Alain de Royer Dupre believes Americian is better 12 months on, but admits he’ll need to be.
French trainer Alain de Royer Dupre declared today that Emirates Melbourne Cup favourite Americain was in better shape now than at the same time last year.
Royer Dupre, who arrived in Melbourne last night, visited the Werribee International Horse Centre this morning and was delighted with the condition of the defending cup champion
“I think he looks better now, very healthy and fresh, but then again he has more weight this year,” Royer Dupre said.
Anericain is topweight with 58kgs in the $6.5 million Emirates Melbourne Cup (3200m), 3.5kgs more than he carried to victory in the historic 150th edition 12 months ago.
“I think there are many other chances this year so he will need to be better,” Royer Dupre said, adding that Americain seems to produce his very best form when in Australia.
With Melbourne experiencing a wet Sunday Royer Dupre echoed the sentiments of the most of the international trainers when he said “the more rain the better” for Americain.
Fellow French trainer Mikel Delzangles, who worked for Royer Dupre for 10 years before taking out his own licence, said it was Americain’s win last year that inspired him to try his hand with Tuesday’s second favourite Dunaden.
“He (Dunaden) has beaten Americain three times this year and he meets him better at the weights,” Delzangles said.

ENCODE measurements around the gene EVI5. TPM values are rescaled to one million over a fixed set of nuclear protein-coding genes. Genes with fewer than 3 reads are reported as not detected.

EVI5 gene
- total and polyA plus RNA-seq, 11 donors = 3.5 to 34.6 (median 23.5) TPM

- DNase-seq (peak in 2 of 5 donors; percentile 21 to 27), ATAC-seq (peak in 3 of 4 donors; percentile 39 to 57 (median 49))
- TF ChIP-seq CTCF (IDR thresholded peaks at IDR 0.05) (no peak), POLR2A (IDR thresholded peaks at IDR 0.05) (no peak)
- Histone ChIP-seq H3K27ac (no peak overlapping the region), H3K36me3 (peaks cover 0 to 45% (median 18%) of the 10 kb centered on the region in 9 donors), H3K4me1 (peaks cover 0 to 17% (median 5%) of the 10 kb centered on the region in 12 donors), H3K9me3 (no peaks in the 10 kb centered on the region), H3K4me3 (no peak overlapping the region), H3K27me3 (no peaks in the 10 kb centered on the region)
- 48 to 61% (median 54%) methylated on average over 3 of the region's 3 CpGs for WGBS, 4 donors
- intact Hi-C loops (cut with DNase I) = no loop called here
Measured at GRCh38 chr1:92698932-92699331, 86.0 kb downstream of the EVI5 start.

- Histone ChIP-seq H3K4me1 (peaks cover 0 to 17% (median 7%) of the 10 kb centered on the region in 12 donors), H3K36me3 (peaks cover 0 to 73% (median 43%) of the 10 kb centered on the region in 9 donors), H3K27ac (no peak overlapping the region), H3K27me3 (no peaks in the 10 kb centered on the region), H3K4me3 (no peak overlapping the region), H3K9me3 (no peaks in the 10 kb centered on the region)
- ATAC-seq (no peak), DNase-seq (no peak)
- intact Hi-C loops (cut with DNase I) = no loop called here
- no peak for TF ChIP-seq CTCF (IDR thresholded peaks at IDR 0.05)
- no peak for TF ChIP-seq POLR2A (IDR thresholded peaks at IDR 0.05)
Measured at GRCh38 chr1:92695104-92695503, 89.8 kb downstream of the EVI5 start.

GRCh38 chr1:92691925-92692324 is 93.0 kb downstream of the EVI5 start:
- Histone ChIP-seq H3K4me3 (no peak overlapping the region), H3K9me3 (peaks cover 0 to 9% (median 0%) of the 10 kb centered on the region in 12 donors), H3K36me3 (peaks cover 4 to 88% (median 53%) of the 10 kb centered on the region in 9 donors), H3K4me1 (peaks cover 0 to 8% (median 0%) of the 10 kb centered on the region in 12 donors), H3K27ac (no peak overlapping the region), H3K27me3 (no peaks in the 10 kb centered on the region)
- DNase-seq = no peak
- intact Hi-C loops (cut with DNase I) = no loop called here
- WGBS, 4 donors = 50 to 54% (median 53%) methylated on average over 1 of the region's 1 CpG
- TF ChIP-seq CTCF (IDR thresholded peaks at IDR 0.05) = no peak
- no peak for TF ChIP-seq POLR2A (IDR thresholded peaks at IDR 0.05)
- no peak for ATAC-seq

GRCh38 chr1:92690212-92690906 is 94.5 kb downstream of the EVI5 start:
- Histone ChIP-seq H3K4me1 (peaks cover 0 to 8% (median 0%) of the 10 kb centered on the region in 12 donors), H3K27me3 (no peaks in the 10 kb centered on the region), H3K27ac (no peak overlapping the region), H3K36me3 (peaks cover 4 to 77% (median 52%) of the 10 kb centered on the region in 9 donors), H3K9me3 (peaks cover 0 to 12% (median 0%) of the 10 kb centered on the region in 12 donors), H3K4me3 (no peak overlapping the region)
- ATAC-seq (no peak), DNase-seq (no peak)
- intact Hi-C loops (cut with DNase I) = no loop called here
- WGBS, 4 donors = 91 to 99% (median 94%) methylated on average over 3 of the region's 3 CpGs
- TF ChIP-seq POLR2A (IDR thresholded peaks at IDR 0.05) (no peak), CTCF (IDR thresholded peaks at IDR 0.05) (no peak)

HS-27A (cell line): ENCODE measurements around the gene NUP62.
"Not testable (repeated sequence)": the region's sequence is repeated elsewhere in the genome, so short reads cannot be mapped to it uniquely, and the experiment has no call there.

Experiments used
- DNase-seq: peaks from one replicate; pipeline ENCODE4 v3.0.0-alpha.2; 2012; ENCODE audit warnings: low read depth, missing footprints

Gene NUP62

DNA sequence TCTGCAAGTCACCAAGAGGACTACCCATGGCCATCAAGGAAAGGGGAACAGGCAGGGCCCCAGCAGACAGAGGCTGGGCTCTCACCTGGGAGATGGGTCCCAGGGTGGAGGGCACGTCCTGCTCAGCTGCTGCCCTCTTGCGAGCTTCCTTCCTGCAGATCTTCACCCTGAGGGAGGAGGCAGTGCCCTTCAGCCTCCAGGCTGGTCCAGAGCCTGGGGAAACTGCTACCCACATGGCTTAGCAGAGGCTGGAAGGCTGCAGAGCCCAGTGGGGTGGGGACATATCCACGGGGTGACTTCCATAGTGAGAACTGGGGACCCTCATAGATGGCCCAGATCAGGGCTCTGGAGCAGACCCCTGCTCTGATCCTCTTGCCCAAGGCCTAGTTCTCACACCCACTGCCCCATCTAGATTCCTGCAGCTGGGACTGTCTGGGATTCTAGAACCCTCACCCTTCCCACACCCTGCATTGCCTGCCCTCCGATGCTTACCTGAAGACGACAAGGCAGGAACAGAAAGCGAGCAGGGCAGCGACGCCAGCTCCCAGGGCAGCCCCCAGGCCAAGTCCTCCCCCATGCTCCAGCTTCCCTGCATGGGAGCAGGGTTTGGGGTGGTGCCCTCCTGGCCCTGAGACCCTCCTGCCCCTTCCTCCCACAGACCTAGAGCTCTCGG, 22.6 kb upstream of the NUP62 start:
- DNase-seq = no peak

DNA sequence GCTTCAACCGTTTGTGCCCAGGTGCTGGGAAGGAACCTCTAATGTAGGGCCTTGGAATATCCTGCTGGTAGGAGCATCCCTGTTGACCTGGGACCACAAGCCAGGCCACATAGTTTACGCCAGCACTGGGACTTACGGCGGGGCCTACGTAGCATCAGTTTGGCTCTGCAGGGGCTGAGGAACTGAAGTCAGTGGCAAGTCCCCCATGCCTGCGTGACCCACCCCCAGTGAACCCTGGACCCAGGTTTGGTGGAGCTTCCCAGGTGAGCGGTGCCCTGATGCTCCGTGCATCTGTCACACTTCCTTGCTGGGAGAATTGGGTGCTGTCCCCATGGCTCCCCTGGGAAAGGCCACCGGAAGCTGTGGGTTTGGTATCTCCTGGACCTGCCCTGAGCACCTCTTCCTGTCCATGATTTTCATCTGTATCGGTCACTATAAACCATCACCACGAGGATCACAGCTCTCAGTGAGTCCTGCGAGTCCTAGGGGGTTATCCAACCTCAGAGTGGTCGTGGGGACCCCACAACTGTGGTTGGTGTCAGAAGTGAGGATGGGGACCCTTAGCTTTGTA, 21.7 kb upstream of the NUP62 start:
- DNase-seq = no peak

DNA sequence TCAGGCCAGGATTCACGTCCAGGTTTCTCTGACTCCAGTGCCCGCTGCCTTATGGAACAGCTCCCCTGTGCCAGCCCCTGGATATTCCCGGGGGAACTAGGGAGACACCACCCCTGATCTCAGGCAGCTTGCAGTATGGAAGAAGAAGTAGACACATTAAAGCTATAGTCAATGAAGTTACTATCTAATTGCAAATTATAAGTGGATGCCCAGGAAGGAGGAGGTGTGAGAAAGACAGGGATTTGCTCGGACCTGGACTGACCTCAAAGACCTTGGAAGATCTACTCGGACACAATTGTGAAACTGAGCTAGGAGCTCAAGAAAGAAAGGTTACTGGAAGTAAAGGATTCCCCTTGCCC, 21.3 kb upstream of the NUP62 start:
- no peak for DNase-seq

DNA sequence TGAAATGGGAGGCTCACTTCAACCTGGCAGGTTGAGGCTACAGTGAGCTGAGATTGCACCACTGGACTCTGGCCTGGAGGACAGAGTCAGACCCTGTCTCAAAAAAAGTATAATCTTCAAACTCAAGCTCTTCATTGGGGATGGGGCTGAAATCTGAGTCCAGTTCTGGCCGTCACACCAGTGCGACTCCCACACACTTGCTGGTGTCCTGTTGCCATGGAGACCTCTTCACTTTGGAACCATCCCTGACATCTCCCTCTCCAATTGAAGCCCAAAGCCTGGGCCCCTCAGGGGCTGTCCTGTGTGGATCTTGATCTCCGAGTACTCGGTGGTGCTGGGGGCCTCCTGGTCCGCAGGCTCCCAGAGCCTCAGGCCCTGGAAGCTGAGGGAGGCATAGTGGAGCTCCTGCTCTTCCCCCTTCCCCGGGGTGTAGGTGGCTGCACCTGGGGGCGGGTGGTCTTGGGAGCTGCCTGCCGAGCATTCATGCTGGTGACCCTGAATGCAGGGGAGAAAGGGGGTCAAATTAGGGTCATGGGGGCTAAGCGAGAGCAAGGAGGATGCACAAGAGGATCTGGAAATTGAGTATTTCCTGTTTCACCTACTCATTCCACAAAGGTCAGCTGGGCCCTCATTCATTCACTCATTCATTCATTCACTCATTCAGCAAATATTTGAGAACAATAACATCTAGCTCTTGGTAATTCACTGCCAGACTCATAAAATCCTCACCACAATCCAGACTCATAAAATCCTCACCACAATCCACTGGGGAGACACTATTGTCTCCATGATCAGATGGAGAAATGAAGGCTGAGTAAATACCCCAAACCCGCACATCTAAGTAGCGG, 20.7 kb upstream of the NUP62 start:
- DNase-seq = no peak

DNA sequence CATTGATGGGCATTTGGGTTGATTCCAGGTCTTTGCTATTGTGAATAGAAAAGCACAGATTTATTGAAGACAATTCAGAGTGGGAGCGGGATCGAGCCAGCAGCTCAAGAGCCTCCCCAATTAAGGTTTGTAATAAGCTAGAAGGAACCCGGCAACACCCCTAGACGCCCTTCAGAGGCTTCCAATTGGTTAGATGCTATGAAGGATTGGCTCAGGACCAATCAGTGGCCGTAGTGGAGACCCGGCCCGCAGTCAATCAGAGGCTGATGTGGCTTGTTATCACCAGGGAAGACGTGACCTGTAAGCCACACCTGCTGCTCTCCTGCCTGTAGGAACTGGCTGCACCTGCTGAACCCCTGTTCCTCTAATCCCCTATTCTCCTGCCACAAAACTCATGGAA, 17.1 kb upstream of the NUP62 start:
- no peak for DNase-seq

Newmarket-based trainer Luca Cumani, who has Manighar and Drunken Sailor in the Cup, raised a laugh at today’s media call, indulging in a spot of wishful thinking when he labelled Dunaden as the best of his runners.
“He’s a progressive stayer who looks well weighted to me,” Cumani said referring to the 54.5kgs to be carried by Dunaden, an impressive winner of the Geelong Cup (2400m) a fortnight ago.
Cumani said Manighar, who finished seventh in last year’s Cup, would run well again but it was a harder contes this year.
As for the chances of Drunken Sailor, Cumani said, “You’ll have to ask him that….it really depends which side of the bed he gets out of on Tuesday.”
Cumani reiterated that 2008 Melbourne Cup runner-up Bauer would have been his stable’s best chance this year had he made the final starting line-up of 24.
Bauer was 25th in the Order of Entry when final declarations were taken on Saturday and missed out on getting start by less than $1000 in prize money.
UK trainer Ed Dunlop, on his first visit to Australia with a horse, was impressed with the way Red Cadeaux worked on Saturday, finishing off strongly at the end of a 1400-metre gallop.
The talented horseman is another who would like to see more rain because Red Cadeaux, who’ll be ridden by Michael Rodd, excels with the sting out of the ground.
Yorkshire-based trainer Mark Johnston, who has the highly rated Jukebox Jury and Fox Hunt in the Cup, said his horses had impressive form around several other international contenders but “this is a very definite kettle of fish.”
This is Johnston’s fourth attempt to win the Melbourne Cup after previous visits in 1994, 1995 and 1999 failed to produce a placegetter.